Hammond, Carney are no longer afraid of the Brexiteers.
A funny thing happened in London Tuesday. The country’s finance chief, Philip Hammond, and the head of its central bank, Mark Carney, gave keynote speeches chiefly about Brexit – and neither of them had a good word to say about it.
Instead, Hammond revived a concept of Brexit that is anathema to much of his party and flatly contradicts what his boss Theresa May promised during the election campaign, and Carney was as snarky about Brexiteer-in-Chief Boris Johnson as it’s possible for a central banker to be about an elected politician.
The speeches, which came just a day after formal Brexit talks started in Brussels with an immediate British climbdown, illustrate how far the pendulum has swung in favor of a “softer” Brexit, one that concentrates on minimizing risks to the economy, rather than reasserting the U.K.’s freedom at any price.
May, egged on by the right wing of her Conservative Party, had fought her disastrous election campaign on the platform that “no deal is better than a bad deal” when it came to Brexit. That meant that she was prepared to risk walking away from negotiations and leaving everyone from the U.K.’s farmers to its bankers and airlines in legal limbo on March 30, 2019, having lost their automatic right to sell their produce, market their services, or land their planes anywhere in the E.U.’s Single Market.
Hammond, who campaigned for Remain in last year’s referendum, had been near-invisible during the election campaign, clearly unable to endorse that kind of platform. But he’s been popping up everywhere since June 8, hammering home the notion (repeated this morning) that “when the British people voted last June, they did not vote to become poorer or less secure,” and arguing for transitional arrangements that will avoid, as he put it Tuesday, “unnecessary disruption and dangerous cliff edges.”
That’s music to the ears of American business, which is a big investor in the U.K. “A clear pledge to preserve market access after Brexit would give confidence to businesses of all sizes, and also bring benefits to consumers and to wider society,” AmCham EU CEO Susan Danger said in a statement Monday.
The implicit gamble, for May and the Brexiteers, was that the EU, which runs a large trade surplus with the U.K., would be just as scared of “cliff-edge effects” in 2019, and allow the U.K. the same kind of market privileges even as it shuffles off its obligations – what Foreign Secretary Boris Johnson has referred to as “having our cake and eating it.” This idea has been constantly scorned by Germany’s Angela Merkel, France’s Emmanuel Macron and the EU officials responsible for guiding the negotiations. But on Tuesday, it was Carney’s turn.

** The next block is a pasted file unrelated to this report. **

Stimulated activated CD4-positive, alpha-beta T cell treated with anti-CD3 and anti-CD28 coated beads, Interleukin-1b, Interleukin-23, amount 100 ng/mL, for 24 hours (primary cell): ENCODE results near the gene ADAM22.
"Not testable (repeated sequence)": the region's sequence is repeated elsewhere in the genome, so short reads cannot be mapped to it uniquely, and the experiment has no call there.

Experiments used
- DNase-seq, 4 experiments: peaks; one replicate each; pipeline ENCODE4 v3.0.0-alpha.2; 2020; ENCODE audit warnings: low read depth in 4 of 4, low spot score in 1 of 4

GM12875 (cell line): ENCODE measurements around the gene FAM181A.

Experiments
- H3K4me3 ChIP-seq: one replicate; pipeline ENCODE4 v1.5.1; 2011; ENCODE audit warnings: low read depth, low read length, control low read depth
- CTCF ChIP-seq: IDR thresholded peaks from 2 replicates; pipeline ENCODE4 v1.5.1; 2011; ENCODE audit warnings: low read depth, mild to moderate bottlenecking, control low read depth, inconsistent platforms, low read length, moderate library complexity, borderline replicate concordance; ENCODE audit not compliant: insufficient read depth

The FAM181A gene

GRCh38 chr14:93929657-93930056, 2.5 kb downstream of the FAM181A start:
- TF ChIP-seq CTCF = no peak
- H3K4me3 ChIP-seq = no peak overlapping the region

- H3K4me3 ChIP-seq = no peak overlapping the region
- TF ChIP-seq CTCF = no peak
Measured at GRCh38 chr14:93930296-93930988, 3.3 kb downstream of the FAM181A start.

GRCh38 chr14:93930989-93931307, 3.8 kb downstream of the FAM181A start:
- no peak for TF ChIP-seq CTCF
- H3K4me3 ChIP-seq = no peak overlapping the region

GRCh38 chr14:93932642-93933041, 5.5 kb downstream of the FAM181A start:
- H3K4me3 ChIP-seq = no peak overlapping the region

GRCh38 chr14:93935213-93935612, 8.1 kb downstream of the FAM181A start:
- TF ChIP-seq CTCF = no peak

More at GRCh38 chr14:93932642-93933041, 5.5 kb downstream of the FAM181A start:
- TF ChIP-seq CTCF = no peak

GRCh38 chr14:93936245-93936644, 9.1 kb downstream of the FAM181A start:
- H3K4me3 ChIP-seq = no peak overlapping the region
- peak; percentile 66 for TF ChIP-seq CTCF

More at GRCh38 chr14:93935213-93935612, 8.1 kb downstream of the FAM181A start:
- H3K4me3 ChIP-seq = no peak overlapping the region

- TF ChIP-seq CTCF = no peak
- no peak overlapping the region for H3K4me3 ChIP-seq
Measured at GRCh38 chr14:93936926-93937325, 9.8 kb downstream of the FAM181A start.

“Before long, we will all begin to find out the extent to which Brexit is a gentle stroll along a smooth path to a land of cake and consumption,” Carney said in a clear swipe at the Foreign Secretary.
Johnson is already reported to be planning to oust May as Prime Minister in a party coup later this year (he denied the reports at great length, but memories of his revolt against David Cameron over Brexit last year are still fresh, and a number of Conservative-friendly outlets have run stories quoting unnamed Tories saying that David Davis, his biggest rival, is too old for the job).
Allie Renison, head of EU and Trade Policy at the Institute for Directors in London, said that while the endgame of a life outside the Single Market hasn’t changed, the new emphasis for an early agreement on transitional arrangements that would smooth the process was “positive.” She argued that firms need to know by next summer what the situation in 2019 is going to look like. Otherwise, they will start moving the vulnerable parts of their business out of the U.K.
“The challenge now is to convince the EU that these arrangements are as important as the final deal, and to work with business to develop what those should be,” Renison said.
The EU has said it will only talk about future trading arrangements once “sufficient” progress has been made on settling the U.K.’s final accounts with the bloc. Given its commitments to the EU budget, pensions and other things, this has been reported as anything up to 100 billion euros (although the final net figure is likely to be much less, and spread over a long period). The U.K. had said before the opening round of divorce talks Monday that it wanted to negotiate future trading arrangements in parallel, but Davis, who is leading the U.K.’s negotiations in Brussels, appeared to fall in with the EU line at a joint press conference after the talks.